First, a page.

It is in this background that all criticism on the approach either of the Government and/or the Tamil community and polity needs to be viewed and understood. Else, we would end up continuing to promote arguments that blame one or the other side for the inconsistencies between the promises and delivery in terms of ethnic reconciliation in the post-war era. In a way, conscious and conscientious elimination of mistrust would lead the nation to a situation in which forced equality, promoted by the international community and promised through legislation nearer home, would have become redundant. Without such a mind-change, external efforts of the kind would remain short-lived and short-changed.
In the absence of cooperative elimination of mistrust, no amount of legislation would help. International perceptions and threats based on such perceptions could embarrass and/or harass one or the other of the stake-holders (or, both) but would not ensure equity and equality that they all aim at, or promise. The recurring criticism of the 13-Amendment even before the constitutional amendment became law flows from such a construct. In the end, neither the Tamil or the Sinhala society and polity, nor the Sri Lankan State and the LTTE, felt convinced and contented about it – or, stayed united with it.
With no earnest effort made to remove the mistrust in the past, the Government party split (as witnessed during the JRJ era, so did the majority Sinhala community. It was no different in the case of the Tamils, where the militant LTTE was daggers drawn at the moderate TULF leadership – and literally so. The situation was no different when the Tamil society had lot to hope for from the leadership of President Chandrika Kumaratunga, as the LTTE would not have any of it. Today, with the LTTE gone, the Sri Lankan State suspicion is about the existence of rump groups among the Tamils who might want and engineer a return to those days.
The situation was no different in the case of the Sinhala polity, either. When the JRJ presidency was too strong for the comfort of the political opposition of the day, the anticipated dissension had to come from within in the form his Prime Minister, Ranasinghe Premadasa. When the LTTE eliminated Premadasa, the CBK leadership of the nation that followed after a break was not as strong as his. The political challenge to the Government’s peace efforts naturally came from without, in the form of UNP Opposition and party Leader, Ranil Wickremesinghe. There is a pattern, and thus a lesson, in all this.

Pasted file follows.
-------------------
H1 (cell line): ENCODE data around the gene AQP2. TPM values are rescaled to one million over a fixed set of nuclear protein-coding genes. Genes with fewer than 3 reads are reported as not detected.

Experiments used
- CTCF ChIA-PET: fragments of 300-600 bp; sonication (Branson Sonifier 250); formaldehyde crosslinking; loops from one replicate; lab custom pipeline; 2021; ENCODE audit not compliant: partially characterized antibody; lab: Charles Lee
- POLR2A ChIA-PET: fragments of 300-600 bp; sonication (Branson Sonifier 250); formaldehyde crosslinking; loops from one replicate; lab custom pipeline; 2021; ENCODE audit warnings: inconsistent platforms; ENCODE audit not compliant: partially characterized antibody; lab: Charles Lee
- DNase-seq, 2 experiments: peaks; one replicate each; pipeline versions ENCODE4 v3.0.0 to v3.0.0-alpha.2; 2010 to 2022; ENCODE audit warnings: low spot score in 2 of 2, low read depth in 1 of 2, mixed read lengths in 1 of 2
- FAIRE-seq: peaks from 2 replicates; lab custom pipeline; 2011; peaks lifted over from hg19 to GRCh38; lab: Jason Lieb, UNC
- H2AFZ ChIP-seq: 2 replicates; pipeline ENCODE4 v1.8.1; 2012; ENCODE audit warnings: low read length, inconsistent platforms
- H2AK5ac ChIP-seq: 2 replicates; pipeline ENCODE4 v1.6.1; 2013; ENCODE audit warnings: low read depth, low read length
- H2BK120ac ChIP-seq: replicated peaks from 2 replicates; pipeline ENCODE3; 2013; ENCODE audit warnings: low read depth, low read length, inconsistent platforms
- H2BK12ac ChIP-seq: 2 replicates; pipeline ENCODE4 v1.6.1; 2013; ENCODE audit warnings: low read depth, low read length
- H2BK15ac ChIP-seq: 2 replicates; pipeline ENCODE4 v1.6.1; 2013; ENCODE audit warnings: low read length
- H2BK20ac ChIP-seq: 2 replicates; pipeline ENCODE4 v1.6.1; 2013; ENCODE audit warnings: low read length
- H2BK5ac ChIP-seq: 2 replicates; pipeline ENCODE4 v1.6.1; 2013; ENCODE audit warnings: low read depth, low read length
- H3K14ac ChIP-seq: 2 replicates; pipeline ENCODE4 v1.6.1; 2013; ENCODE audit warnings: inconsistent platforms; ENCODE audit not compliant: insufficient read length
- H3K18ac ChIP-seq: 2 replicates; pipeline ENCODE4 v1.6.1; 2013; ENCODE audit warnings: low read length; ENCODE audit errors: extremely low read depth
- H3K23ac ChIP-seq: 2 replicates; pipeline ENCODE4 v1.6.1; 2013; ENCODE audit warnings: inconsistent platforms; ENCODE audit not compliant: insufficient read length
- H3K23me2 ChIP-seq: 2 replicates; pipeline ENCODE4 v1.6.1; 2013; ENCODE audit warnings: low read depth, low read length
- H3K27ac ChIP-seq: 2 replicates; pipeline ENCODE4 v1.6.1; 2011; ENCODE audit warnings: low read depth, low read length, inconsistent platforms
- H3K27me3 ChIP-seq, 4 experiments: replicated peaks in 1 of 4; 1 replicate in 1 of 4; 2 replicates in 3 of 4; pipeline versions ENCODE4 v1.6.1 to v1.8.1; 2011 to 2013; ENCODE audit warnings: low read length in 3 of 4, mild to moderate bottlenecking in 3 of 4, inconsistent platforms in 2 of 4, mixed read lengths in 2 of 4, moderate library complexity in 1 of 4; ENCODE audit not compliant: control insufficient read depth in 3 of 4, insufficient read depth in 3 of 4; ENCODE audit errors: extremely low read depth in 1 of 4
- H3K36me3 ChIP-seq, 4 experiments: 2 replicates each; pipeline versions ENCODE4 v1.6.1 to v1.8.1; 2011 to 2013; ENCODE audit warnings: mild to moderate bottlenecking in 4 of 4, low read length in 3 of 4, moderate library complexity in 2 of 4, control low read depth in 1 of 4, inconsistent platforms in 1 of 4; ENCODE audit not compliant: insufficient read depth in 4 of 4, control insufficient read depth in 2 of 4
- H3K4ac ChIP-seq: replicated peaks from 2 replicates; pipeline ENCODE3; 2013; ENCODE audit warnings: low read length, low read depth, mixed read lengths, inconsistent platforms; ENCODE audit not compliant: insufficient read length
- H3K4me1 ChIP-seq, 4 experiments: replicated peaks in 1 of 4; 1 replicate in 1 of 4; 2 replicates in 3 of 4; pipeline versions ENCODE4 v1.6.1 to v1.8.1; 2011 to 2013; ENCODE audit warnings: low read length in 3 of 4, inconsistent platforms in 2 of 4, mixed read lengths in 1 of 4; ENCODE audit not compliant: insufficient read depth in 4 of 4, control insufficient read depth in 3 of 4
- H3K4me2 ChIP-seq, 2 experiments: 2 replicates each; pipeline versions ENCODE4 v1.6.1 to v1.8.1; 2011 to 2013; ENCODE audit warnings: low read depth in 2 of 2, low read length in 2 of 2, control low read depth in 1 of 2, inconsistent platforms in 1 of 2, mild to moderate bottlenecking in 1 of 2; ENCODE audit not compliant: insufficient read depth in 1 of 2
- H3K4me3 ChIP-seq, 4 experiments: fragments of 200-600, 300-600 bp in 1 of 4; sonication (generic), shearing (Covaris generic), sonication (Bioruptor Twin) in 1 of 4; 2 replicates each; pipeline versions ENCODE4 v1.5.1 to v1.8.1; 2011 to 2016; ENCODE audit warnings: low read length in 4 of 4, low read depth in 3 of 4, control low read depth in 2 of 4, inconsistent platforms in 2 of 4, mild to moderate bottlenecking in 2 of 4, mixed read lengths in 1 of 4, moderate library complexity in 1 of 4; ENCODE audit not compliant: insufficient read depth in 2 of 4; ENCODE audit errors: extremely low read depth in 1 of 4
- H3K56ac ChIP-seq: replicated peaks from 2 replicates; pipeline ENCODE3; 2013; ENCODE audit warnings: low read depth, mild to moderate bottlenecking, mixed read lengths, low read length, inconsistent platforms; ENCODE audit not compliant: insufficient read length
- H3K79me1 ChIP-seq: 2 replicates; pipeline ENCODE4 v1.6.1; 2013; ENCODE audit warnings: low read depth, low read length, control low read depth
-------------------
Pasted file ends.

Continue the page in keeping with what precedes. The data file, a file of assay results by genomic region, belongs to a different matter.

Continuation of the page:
The political concerns of the ruling combine under President Mahinda Rajapaksa are one thing. The societal imperatives are another. Yet, the security concerns of the Sri Lankan States, as perceived by the armed forces and their intelligence arms, are yet another facet. It is difficult for them to overcome their apprehensions over their shadows, overnight. They would need proof that the situation on the ground had changed for good, and the process could not be reversed. What is true of the Sri Lankan armed forces is true of other armies in its place.
The reverse, of the Tamils wanting the army mindset out of their way in the Sri Lankan State’s dealings with them is truer, even more. Hence, the continuing talk of high military presence in their midst, and about the armed forces running civilian canteens in places where the Tamil civilians should have been encouraged to do so. To them, it is a symptom, a continuing one at that, yet again.
The process may be slow and even generational after a point, yet, there is a need for delineating real-time security concerns from perceptions that seek to lend unconvincing justification of such measures. ‘Colonisation’ as the Tamils have known it even before Independence, had more to do with social re-engineering of a kind, coupled with economic re-distribution, reportedly based on ethnicity in the twentieth century Sri Lanka.
In a democracy, the Tamils do need to acknowledge, the process cannot be stopped after a point – as the upper castes/class in the Indian context have been finding out still. In Sri Lanka, it is more about State security or State’s perception of security, and the consequent mistrust that it entails and enriches in turn. This trend has to be stopped, and reversed. No time is a better time than the present one. If it cannot be done now, it cannot be done in the foreseeable future. That is for a fact.
N Sathiya Moorthy
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